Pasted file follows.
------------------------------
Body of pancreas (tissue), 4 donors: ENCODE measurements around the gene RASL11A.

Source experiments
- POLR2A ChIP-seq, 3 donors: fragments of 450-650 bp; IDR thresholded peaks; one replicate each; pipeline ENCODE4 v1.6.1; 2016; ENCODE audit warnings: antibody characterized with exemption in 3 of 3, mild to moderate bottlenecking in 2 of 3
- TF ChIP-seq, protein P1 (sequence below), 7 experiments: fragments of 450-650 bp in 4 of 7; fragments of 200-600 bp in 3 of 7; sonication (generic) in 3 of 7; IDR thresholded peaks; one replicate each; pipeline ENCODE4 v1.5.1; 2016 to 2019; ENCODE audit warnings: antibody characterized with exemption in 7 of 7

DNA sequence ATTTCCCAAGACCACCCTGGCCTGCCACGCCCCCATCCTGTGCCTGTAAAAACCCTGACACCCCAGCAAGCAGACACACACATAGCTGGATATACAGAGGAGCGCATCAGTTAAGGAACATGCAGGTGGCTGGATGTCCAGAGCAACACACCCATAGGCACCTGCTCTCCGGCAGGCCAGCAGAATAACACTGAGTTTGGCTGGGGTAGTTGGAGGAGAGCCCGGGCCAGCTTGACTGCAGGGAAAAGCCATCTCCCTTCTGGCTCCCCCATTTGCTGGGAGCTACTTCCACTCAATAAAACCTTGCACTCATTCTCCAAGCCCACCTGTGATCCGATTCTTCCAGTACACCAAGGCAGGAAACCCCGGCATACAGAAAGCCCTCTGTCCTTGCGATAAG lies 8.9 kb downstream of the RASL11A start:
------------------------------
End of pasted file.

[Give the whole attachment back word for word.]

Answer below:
Body of pancreas (tissue), 4 donors: ENCODE measurements around the gene RASL11A.

Source experiments
- POLR2A ChIP-seq, 3 donors: fragments of 450-650 bp; IDR thresholded peaks; one replicate each; pipeline ENCODE4 v1.6.1; 2016; ENCODE audit warnings: antibody characterized with exemption in 3 of 3, mild to moderate bottlenecking in 2 of 3
- TF ChIP-seq, protein P1 (sequence below), 7 experiments: fragments of 450-650 bp in 4 of 7; fragments of 200-600 bp in 3 of 7; sonication (generic) in 3 of 7; IDR thresholded peaks; one replicate each; pipeline ENCODE4 v1.5.1; 2016 to 2019; ENCODE audit warnings: antibody characterized with exemption in 7 of 7

DNA sequence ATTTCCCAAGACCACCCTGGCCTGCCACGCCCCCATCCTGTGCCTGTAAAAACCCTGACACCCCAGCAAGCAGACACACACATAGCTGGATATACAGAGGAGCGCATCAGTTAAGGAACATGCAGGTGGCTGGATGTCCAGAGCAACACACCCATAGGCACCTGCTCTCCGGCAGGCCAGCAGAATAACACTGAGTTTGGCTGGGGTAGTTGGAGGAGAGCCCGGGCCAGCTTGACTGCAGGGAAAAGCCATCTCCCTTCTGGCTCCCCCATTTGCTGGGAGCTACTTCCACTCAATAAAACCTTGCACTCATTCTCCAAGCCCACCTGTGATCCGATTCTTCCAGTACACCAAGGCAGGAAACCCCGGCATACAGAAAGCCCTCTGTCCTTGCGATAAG lies 8.9 kb downstream of the RASL11A start: